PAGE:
The reality is, investors and money managers do stuff like this all the time — not just in bonds, but stocks too, with names like Enron and Valeant and General Electric. They take big risks where an obvious gray rhino should have been detected. And then they falsely yell “Black Swan!” when something blows up.
It’s important to watch out for gray rhinos in your portfolio because, if you don’t do it yourself, the odds are high that nobody else will. Money managers and pundits have an incentive to ignore gray rhinos.
For every deeply risky investment situation, there is a likely money manager or Wall Street analyst out there — perhaps many of them — trying to make a name for themselves as a contrarian bull on that particular investment. Their risk-reward ratio for doing this is asymmetric in favor of reward: If the bullish calls works out, they do the rounds of the financial press and collect the glory. If it doesn’t, they move on.
In the context of a real investment portfolio, however, the risks are far greater, as getting trampled by a gray rhino can be devastating. When a small investor puts a large portion of their portfolio into a stock or a bond that is declining in price, and then continues to hold the position or even add to it as the rhino tramples them, a significant portion of their retirement wealth can wind up getting destroyed.
One simple way to guard against gray rhinos is to maintain awareness of price behavior. If a stock or a currency or an ETF is not behaving properly in terms of price action, that can be a sign of hidden danger.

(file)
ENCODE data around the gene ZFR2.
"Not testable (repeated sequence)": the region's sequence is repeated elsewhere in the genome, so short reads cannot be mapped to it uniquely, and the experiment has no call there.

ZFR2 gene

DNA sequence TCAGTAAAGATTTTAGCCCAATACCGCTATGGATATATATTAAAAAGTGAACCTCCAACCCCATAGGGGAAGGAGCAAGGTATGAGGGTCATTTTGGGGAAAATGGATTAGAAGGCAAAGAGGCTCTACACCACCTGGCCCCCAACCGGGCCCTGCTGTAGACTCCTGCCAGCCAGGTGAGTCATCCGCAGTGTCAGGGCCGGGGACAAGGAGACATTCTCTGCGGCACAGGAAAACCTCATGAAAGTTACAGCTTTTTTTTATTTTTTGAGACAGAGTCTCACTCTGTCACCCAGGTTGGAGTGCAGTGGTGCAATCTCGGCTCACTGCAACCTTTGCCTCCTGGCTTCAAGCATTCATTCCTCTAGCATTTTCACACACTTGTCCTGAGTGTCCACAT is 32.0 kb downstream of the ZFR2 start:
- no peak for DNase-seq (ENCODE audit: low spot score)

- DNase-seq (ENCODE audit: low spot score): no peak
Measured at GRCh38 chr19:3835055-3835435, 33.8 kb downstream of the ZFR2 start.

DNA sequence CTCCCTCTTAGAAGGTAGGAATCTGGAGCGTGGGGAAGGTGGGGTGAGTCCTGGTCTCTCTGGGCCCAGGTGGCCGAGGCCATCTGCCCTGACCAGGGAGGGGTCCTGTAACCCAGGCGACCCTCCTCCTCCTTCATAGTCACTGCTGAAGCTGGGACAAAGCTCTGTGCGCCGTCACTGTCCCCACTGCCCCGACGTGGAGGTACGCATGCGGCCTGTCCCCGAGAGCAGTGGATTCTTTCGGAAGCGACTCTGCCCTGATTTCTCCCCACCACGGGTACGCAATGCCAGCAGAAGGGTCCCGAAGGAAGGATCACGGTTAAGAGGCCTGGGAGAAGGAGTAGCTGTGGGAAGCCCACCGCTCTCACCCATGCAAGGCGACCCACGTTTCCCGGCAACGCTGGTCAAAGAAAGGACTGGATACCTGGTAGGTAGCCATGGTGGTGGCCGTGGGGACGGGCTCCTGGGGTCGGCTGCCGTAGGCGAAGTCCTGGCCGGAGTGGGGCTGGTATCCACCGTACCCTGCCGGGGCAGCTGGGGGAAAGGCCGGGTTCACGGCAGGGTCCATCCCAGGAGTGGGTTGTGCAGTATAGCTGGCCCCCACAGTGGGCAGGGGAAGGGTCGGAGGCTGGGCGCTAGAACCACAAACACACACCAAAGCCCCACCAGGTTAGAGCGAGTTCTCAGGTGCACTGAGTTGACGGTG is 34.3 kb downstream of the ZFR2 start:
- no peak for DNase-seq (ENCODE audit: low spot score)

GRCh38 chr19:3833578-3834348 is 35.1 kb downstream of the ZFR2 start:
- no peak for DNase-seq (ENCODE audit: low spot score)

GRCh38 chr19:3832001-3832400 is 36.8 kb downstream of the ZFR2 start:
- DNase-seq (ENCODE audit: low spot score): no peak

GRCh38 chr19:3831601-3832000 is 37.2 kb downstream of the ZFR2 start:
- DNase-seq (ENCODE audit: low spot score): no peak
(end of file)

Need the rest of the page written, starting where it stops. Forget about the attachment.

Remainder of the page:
This is not about modest fluctuations in price. Asset prices move up and down all the time, and healthy trends need to “breathe” in terms of sometimes having a correction before continuing higher.
But when an asset, like a stock or a bond, sees its price break important long-term trend levels, and transitions from a long-term uptrend to a sideways trend or downtrend, this is a warning. It isn’t a guarantee that something is wrong. But it functions like a bright red flag.
And if evidence of worrisome price behavior comes with clear balance sheet problems or issues in the news, or deteriorating earnings as reported on quarterly calls, a gray rhino may be lurking.
Along with many other ways of being helpful, investment software can help you monitor for “gray rhinos” in your portfolio. Your first line of defense in TradeStops is the Stock State Indicator (SSI), which literally tells you the current state of a stock in relation to its primary trend.
If the SSI is green, that means the trend is healthy — no gray rhino detection on the price front. If the SSI is yellow, it is like a blinking “caution” light.
And if the SSI is red, that is either a major warning sign or a potential signal to exit the investment, depending on the rules you use to manage your portfolio.
So, don’t fall victim to gray rhinos. With a little patience and observation, and the help of easy-to-use investment software, you can often detect them and sidestep them. Your retirement will thank you for it.
|Richard Smith, Ph.D.
CEO & Founder, TradeSmith